According to the American Kennel Club the Saluki was the 116th most popular recognized breed out of a possible 156 in 2008. These very unique looking dogs really are one of a kind in appearance, combining features typical of the scent hounds with the amazing running ability found in the sight hound dogs. As a larger sized hound, the deceptively lean and long body of the Saluki often appears delicate, but these dogs are true hunters and racers.
The Saluki appears somewhat like a slightly lankier and heavier Greyhound, without the rounding or arching of the back. In addition the Saluki has longer, silky hair, particularly long on the tail and on the ears. The fringing on the tail is profuse and the tail is carried very low to the hocks and curving upwards at the tip. The body is lean and muscular and the legs are long and strong, giving the impression of the ability to run at the drop of a hat, which this breed literally is.
However, in combination with the sleek, racy look of the Greyhound there is also the slightly heavier, slighter squarer jaw of the typical hound, combined with the long, pendant ears. It is true that the Saluki, unlike other scent hounds, has long wavy fringing on the ears, but other than that they are true hound looking ears. This is not to say the Saluki has a thick or coarse looking head, they do have the leaner, narrower head of most sight hounds, just a bit deeper and wider than average.
The Saluki is considered by researchers to be one of the oldest breeds of domestic dogs with DNA very close to that of wild wolf ancestors. It was bred and developed in the area around modern day Turkey and continues to be a popular breed with the people of that area. There are depictions of dogs that very closely resemble the modern Saluki breed in ancient tombs dating back to 3500 BC, and Egyptian representations of the breed dating to 2100 BC. This wide dispersion of the breed within the Middle East and beyond has led to several variations within those regions including coat color and slight size variations, but the type is definitely the same.
The modern Saluki, like its ancestors, was developed to be a sight hunting hound, capable of long, fast runs that are not the sprints or bursts seen by many of the other sight hounds. Incredible stamina at a very high pace is the hallmark of the Saluki, plus their feet are covered with thick, long hair, providing protection over the roughest and most difficult types of terrain.
Unlike many of the larger types of sight hounds, the Saluki has a long lifespan of up to 15 years. During this time they bond very strongly with the family, often with one member in particular. This strong bonding can make the Saluki a challenging dog to board or keep in a kennel as they do need and crave human companionship with the family. They are not a demanding dog when it comes to attention and are less likely to be highly affectionate than many other types of dog. Typically the Saluki is rather aloof and cool towards people that it doesn't see as part of the pack. They are not aggressive but rather simply ignore those they don't know.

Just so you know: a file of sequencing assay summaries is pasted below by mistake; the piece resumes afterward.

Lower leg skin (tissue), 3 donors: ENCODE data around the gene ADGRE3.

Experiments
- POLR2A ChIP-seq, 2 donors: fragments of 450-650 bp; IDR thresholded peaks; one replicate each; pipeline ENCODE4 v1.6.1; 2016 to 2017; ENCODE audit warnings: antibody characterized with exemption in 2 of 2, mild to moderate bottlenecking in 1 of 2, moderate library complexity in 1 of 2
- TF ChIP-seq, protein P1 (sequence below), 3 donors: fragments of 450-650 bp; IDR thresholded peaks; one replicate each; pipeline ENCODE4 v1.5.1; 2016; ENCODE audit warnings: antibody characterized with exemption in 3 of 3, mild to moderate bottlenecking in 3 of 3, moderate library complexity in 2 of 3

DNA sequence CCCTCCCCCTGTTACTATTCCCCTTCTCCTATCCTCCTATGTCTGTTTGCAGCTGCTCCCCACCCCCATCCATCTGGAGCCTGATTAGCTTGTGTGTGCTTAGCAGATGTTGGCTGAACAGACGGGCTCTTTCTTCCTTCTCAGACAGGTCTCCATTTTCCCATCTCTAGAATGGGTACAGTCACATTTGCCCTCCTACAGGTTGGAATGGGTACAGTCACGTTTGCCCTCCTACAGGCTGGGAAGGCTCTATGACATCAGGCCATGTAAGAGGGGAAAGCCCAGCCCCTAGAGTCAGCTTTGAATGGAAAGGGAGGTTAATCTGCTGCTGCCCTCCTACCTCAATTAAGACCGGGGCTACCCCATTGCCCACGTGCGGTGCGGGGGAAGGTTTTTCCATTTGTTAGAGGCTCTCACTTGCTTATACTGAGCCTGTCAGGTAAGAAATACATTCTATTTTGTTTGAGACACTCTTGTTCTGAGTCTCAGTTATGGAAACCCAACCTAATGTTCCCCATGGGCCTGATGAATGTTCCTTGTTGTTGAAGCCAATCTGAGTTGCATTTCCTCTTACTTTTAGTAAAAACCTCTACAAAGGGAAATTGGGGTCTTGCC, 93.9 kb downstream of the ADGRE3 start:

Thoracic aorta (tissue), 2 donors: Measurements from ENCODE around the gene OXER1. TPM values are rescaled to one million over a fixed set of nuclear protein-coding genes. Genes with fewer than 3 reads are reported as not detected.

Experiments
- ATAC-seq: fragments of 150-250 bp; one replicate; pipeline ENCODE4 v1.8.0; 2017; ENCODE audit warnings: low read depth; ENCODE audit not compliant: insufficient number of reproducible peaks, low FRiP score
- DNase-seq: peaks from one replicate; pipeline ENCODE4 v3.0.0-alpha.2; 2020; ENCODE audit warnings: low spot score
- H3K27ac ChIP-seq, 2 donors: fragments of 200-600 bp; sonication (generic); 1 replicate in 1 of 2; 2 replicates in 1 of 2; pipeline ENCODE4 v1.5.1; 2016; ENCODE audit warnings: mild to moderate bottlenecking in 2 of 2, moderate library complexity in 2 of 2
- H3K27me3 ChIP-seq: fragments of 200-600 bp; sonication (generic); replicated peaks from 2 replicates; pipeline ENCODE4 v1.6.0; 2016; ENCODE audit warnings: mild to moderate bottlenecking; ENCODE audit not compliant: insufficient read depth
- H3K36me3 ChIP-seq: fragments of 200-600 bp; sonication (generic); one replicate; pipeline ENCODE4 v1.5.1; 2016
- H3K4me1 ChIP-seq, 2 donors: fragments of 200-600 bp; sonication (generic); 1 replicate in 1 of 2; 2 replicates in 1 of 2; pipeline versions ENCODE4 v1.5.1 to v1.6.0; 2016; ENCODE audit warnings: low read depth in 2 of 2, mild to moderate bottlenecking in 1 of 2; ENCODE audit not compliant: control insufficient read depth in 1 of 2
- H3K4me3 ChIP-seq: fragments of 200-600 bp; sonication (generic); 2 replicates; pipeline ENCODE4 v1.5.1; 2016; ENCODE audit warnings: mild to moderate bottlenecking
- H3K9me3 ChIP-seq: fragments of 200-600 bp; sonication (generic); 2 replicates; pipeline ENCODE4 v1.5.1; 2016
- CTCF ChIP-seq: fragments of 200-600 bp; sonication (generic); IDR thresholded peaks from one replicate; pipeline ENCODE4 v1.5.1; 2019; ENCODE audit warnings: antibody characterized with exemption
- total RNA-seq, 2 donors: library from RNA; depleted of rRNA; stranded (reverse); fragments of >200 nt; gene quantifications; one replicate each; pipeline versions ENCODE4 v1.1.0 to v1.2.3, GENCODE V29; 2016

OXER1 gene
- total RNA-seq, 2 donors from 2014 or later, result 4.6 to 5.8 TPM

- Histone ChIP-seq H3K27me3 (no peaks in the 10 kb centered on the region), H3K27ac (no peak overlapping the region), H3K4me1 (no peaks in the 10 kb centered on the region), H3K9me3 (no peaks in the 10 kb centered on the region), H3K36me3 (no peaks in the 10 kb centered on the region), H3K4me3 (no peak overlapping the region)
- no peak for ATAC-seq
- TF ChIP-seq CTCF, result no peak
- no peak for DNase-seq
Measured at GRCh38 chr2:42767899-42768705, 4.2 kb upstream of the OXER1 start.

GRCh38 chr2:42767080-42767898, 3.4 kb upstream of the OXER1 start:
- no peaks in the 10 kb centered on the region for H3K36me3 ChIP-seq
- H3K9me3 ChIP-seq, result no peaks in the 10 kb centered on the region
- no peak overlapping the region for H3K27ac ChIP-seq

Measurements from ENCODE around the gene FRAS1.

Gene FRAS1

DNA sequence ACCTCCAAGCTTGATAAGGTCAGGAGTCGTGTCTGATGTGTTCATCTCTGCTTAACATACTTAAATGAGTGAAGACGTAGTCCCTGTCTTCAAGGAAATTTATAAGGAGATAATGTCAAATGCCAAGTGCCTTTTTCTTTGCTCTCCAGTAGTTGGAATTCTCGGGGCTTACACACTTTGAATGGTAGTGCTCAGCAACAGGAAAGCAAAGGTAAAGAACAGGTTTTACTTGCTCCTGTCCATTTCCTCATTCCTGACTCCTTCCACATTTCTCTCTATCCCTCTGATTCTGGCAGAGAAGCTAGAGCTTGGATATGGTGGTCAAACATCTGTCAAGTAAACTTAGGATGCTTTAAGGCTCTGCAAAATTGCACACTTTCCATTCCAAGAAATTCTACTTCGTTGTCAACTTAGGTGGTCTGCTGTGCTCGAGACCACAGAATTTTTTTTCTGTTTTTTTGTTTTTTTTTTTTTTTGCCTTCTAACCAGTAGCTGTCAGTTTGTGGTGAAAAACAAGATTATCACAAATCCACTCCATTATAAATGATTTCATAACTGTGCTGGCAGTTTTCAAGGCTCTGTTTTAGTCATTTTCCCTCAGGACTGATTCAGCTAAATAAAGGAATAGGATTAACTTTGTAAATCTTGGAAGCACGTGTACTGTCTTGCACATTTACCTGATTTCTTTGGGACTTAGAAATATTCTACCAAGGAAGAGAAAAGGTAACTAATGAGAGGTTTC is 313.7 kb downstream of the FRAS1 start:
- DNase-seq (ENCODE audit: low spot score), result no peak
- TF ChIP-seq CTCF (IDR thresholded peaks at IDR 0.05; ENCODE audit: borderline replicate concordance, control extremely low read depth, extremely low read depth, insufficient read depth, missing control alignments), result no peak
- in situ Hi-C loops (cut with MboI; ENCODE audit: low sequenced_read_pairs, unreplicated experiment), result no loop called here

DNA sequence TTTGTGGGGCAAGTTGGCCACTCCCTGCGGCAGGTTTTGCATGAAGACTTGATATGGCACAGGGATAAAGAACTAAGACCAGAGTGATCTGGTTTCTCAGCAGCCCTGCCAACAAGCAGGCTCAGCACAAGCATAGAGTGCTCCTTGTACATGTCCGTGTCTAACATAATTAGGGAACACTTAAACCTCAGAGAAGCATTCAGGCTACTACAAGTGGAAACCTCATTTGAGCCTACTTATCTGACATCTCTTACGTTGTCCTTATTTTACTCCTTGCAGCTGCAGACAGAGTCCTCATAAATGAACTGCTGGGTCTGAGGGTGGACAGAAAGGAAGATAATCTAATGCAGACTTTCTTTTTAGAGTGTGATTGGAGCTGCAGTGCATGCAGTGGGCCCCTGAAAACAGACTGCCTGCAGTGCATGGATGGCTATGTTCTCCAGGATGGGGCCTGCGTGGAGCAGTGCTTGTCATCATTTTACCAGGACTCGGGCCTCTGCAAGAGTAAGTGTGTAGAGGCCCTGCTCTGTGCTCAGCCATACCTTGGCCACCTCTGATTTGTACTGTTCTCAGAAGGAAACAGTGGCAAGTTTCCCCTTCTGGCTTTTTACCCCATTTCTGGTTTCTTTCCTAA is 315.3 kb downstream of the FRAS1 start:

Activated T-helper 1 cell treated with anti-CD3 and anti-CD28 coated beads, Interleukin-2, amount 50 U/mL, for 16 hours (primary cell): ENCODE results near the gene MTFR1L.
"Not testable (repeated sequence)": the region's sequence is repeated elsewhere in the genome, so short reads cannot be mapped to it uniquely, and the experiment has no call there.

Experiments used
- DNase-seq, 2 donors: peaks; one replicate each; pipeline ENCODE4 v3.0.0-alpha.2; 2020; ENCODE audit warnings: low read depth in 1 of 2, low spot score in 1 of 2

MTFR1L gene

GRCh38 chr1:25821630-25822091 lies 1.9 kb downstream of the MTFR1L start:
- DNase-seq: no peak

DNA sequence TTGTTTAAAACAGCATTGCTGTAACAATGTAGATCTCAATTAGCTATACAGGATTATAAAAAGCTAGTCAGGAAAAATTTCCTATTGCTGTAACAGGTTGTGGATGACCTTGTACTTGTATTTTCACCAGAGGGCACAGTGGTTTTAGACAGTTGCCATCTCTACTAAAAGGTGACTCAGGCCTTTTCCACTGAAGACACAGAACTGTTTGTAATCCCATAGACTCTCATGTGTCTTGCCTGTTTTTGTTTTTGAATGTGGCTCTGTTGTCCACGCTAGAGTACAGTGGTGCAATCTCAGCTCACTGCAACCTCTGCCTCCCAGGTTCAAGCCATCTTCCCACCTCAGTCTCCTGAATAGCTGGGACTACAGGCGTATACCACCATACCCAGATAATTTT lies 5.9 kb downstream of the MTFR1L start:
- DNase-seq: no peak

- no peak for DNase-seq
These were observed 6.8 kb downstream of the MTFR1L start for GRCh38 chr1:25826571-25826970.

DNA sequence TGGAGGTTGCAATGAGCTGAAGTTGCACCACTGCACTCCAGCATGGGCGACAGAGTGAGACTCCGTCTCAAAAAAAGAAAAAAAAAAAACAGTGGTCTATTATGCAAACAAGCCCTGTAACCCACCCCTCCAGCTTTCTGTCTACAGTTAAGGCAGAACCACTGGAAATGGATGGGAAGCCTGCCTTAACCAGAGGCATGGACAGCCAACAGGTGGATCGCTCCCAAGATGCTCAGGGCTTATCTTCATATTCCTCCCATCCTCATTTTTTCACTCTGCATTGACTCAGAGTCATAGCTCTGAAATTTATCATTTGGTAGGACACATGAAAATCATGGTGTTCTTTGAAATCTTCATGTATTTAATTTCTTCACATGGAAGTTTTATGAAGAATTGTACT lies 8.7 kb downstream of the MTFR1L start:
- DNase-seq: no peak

The Saluki can also be a challenging dog to train and is not considered to be a first time dog owner's choice of pets. They are highly sensitive to negative tones of voice or any type of punishment based training and will become very distrustful of people that use these training methods. Positive training that is short in duration with a minimum number of repetitions per training session is essential. Once the Saluki has mastered a command they become very non-compliant in constant repetitions. Mixing lots of activity, time to run and play as well as praise and attention is the key to successful training of this breed.
Often Saluki dogs are seen as very distractible during training, but this is largely due to their inherited sight hunting instincts. These instincts are very deep within the breed and even show lines have an extremely high prey drive. These are not a good pet for households with other types of smaller pets, although if raised with cats the Saluki can learn to accept the family cat. They will chase and kill other cats and animals if not obedience trained. As a traditional pack hunter the Saluki gets along well with other dogs and is typically slightly submissive, a good match for more dominant types of breeds. A pair of Salukis is a great combination as they will self-exercise more intensely than a single Saluki or a Saluki with a breed that isn't a sight hound.
Routine exercise that includes a place to really run is absolutely important for the mental and physical health of this breed. Like all sight hounds it is strongly recommended to keep the Saluki on a leash at all times when outside of a secured yard or area to run. Without proper exercise they can become very rambunctious and high strung, which are not the normal characteristics of the breed. Although they love to be outdoors they don't tolerate cold or wet conditions well and do need to be inside in these types of climates. The perfect home for a Saluki includes a large indoor living space with the family combined with a very large fenced yard or acreage to run while still staying safely within a fenced area.
One of the interesting aspects of owning a Saluki is that these dogs have a unique way of vocalizing. While they are more than capable of a standard bark, they also have a singing or yodeling type of vocalization that they use to let the owners know they are happy, content or that something is amiss. Often this singing type of sound is done relatively quietly but it can be very loud as well, but it is typically a sign of contentment and affiliation with the human pack.
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